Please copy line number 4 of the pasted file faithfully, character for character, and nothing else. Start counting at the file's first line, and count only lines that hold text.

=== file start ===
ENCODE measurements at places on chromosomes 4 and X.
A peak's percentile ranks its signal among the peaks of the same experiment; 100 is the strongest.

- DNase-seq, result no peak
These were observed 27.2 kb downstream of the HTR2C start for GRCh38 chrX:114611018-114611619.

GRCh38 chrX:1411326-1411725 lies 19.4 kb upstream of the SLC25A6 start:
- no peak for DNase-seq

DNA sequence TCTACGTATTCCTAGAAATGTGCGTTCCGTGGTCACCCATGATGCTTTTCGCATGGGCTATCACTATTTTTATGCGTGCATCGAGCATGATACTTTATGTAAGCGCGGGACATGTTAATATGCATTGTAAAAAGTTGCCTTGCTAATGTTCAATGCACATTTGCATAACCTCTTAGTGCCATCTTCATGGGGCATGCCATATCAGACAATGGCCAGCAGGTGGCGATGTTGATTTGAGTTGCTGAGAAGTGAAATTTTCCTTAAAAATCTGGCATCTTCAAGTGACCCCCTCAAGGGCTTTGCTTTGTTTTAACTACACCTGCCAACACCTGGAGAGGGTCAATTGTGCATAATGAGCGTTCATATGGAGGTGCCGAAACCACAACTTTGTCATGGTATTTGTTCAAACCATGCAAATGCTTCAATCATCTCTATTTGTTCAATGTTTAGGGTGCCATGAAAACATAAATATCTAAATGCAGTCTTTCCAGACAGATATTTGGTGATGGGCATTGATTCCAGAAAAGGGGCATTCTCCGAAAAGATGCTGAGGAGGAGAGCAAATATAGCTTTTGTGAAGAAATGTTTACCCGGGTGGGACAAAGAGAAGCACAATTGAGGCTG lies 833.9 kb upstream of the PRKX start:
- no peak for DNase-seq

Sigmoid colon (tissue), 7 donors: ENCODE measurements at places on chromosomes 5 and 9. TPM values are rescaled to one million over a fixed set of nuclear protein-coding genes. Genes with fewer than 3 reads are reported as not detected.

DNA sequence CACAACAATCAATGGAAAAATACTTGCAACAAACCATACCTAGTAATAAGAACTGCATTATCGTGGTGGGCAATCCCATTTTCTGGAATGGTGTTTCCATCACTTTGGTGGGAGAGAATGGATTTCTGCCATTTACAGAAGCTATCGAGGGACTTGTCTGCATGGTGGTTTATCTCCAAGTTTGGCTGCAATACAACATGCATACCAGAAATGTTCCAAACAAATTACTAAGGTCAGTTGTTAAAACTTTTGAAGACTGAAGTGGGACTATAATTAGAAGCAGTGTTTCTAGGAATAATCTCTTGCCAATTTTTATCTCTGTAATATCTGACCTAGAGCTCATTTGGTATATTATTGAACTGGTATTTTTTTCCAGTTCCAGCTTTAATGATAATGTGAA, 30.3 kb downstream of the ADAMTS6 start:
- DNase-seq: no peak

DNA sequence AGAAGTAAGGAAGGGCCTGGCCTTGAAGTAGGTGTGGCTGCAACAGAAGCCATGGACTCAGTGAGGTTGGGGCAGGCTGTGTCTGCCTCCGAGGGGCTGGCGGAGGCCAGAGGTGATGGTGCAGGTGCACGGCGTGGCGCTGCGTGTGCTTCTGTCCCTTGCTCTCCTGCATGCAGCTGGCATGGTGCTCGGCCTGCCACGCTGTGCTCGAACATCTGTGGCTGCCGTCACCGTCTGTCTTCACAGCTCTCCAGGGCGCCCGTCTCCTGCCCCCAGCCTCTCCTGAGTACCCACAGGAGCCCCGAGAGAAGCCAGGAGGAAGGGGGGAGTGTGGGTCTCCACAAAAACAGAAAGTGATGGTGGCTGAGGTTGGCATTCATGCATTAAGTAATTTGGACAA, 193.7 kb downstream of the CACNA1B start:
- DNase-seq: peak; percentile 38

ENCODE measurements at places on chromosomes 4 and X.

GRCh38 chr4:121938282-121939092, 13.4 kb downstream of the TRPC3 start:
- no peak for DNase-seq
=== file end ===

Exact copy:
These were observed 27.2 kb downstream of the HTR2C start for GRCh38 chrX:114611018-114611619.